BoJack Horseman: Season 5 created by Raphael Bob-Waksberg (Tornante Company, ShadowMachine, and Netflix)

Starring Will Arnett, Amy Sedaris, Alison Brie, Aaron Paul, and Paul F. Tompkins.

A Matter of Change

Can we really change? And, if not, what does that mean for society?

Almost everything we do in the modern world operates under the assumption of change. We study, and our knowledge base grows; we practice, and our skills refine. If these external indicators point toward a changing state, doesn’t it stand to reason that our inner lives change too?

And yet, certain schools of behavioral psychology argue differently. These theories posit that most elements comprising our internal selves are innate, hard-wired and incapable of change. We are who we are, and our best life is likely lived if we can discover and lean into the people we are.

For some, such a position distributes a dose of comfort in this harsh world. No matter the external pressures, all you can be is you.

But what if you’re an asshole?

BoJack Horseman asks this question in Season 5.

The Stars Align

For the first time in the entire series, the main characters are pointing toward the same goal. With Princess Carolyn (Amy Sedaris) having green lit production on the gritty detective series—Philbert, for a Netflix stand-in, whattimeisitrightnow.com—BoJack (Will Arnett) gets to play a depressed alcoholic. Otherwise known as, himself.

Riffing with his co-star Mr. Peanutbutter (Paul F. Tompkins) using the humanized script from Diane (Alison Brie), BoJack eventually blurs fiction and reality. As the season unfolds, this fine line between his character and his true self becomes a numbing agent, and he eventually finds comfort in his brokenness. BoJack realizes that he’s a bad guy, but he’s no worse a person than anyone else.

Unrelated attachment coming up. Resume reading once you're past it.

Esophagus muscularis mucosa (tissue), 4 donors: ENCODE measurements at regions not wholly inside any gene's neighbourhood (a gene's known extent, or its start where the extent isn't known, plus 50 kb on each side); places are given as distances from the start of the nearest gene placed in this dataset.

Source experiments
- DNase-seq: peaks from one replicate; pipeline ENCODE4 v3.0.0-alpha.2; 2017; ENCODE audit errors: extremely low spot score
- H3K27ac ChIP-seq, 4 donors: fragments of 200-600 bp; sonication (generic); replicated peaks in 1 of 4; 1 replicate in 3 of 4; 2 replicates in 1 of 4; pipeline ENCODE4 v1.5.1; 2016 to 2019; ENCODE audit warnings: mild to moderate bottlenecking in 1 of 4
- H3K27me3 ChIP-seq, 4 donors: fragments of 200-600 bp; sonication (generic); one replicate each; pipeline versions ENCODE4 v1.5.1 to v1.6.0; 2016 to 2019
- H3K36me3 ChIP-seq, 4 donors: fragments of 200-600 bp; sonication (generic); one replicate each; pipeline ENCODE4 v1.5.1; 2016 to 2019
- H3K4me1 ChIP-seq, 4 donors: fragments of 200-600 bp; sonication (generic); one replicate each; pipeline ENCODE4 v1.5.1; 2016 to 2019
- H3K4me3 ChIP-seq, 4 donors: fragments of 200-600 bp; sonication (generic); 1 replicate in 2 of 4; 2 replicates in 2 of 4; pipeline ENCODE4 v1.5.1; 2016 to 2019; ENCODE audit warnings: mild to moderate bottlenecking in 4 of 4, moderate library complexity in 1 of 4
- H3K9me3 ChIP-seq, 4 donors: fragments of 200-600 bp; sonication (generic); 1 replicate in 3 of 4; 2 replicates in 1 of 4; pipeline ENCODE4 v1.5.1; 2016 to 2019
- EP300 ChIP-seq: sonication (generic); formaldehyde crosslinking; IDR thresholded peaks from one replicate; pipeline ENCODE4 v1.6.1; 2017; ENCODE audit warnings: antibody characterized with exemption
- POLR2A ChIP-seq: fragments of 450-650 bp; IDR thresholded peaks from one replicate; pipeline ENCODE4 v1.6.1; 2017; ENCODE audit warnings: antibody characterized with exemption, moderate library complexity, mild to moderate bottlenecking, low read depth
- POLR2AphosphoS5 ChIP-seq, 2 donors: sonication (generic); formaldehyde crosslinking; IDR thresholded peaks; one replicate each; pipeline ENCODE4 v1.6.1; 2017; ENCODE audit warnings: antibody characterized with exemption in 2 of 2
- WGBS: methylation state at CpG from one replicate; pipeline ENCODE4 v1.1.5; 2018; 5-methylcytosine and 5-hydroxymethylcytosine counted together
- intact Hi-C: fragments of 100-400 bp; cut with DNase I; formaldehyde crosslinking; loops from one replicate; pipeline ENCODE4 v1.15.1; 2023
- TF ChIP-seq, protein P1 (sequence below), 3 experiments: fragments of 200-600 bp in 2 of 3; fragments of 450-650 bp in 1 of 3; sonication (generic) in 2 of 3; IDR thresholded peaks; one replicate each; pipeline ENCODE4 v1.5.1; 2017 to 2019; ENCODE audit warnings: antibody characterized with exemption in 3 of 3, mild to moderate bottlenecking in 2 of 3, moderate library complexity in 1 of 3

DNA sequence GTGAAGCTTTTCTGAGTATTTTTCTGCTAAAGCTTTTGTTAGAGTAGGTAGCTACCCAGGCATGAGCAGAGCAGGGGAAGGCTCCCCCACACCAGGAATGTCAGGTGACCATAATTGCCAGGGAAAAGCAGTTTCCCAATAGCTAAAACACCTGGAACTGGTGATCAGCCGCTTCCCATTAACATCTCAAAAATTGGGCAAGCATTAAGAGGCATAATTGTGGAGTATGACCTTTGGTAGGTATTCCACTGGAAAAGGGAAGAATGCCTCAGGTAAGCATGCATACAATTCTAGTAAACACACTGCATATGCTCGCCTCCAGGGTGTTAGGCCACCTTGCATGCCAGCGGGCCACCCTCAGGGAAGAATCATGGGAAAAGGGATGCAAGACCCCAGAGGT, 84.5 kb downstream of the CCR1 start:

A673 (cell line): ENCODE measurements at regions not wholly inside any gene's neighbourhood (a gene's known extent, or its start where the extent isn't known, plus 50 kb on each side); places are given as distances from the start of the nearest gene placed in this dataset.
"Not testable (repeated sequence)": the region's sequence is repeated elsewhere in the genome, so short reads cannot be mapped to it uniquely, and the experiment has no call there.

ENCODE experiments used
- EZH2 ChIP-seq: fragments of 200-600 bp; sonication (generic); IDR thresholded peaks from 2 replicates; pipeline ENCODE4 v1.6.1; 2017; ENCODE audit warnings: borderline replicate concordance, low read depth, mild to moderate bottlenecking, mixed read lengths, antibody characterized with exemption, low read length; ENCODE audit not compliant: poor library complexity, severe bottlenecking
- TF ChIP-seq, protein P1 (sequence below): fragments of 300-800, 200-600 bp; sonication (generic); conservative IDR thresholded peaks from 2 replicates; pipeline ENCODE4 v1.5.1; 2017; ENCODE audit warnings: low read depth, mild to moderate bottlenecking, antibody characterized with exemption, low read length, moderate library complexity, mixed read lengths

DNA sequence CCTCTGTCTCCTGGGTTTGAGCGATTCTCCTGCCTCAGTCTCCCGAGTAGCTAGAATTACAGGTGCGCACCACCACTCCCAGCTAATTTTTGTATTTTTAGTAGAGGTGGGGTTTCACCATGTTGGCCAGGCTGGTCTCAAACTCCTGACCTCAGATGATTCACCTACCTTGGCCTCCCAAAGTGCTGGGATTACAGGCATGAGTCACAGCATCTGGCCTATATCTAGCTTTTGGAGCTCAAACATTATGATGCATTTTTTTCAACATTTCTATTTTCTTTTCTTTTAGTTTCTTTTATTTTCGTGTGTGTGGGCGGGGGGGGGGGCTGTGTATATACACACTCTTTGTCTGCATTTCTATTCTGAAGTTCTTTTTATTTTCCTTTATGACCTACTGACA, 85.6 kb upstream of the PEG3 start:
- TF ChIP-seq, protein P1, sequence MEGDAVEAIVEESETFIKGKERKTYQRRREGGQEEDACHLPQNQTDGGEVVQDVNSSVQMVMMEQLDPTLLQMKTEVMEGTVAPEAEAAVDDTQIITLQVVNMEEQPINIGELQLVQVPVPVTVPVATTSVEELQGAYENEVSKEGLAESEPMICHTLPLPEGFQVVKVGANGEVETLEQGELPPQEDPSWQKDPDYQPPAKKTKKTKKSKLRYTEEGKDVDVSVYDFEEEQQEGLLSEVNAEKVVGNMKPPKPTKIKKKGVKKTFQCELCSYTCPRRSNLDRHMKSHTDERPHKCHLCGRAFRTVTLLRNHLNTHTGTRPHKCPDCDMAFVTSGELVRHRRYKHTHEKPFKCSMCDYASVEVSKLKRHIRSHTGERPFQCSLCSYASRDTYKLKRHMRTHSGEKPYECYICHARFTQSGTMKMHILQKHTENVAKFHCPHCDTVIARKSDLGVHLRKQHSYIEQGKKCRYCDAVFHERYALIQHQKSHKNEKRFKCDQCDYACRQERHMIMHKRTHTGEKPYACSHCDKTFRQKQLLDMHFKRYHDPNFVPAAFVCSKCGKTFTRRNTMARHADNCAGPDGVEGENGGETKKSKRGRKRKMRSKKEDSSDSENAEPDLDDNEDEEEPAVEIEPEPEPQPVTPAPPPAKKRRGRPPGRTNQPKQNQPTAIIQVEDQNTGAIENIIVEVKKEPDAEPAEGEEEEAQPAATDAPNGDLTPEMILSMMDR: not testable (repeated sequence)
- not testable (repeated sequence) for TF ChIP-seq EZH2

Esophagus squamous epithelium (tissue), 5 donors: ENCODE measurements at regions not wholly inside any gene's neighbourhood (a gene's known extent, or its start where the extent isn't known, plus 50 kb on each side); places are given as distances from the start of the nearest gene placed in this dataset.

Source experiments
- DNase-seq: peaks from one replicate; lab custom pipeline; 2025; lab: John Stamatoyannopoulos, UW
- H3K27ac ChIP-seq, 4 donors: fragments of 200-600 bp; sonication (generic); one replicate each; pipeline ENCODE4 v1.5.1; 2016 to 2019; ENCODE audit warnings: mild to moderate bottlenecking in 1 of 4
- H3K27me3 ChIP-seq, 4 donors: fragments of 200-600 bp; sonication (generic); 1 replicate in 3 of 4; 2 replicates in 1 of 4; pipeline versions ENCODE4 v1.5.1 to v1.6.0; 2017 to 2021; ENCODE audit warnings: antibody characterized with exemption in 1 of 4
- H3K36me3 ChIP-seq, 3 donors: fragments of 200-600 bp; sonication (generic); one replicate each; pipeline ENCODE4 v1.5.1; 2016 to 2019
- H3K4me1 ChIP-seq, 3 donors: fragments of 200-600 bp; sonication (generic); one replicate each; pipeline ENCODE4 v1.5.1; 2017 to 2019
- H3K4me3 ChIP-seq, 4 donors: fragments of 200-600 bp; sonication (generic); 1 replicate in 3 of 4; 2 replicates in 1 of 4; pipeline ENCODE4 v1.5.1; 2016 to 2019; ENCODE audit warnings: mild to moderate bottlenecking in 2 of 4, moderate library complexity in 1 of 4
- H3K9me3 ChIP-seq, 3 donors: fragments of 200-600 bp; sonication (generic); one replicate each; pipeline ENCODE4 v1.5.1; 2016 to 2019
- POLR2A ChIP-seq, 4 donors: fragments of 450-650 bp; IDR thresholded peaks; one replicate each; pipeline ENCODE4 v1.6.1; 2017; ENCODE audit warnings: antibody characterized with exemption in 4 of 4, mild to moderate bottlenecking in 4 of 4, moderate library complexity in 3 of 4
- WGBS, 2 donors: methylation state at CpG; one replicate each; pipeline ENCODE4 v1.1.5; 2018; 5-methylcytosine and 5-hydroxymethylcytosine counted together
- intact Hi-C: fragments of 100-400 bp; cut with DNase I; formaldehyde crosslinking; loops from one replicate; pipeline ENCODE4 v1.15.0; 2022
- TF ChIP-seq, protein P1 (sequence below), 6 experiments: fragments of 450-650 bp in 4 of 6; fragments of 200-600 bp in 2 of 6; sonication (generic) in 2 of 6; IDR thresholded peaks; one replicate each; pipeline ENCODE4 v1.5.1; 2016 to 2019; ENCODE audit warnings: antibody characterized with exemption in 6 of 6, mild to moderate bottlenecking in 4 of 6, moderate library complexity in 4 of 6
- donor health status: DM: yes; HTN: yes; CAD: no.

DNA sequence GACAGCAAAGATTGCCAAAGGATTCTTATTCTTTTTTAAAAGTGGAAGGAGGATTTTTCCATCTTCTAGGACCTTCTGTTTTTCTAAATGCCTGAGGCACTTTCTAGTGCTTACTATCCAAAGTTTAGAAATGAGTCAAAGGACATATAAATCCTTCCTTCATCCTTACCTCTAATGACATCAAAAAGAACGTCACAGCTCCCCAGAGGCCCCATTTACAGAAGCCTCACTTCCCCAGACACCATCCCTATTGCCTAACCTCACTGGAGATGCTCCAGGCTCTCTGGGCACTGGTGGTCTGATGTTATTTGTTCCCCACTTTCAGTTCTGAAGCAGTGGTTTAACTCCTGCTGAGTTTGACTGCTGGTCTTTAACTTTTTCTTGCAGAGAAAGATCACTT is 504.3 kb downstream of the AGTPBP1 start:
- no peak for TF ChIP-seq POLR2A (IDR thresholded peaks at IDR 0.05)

BoJack Horseman Season 5

Netflix

Even though this realization links closely to certain positions in behavioral psychology, namely the static nature of our personality, it rattles against our belief in the forward momentum of character development. We want protagonists to change, and if there’s one rule in the BoJack universe, it’s that people don’t change.

So, the viewer must live in this tension, especially when this nihilistic worldview creates discord among the characters that are so closely linked to the main plot this year.

Do we change? Should we change? What would happen to us all if we lost our belief in the capacity for change regardless of ever achieving it? Season 5 of BoJack Horseman wants the viewer to ponder this question long after the final episode’s end credits fade. And at least for me, it has succeeded.

Verdict: 5 out of 5

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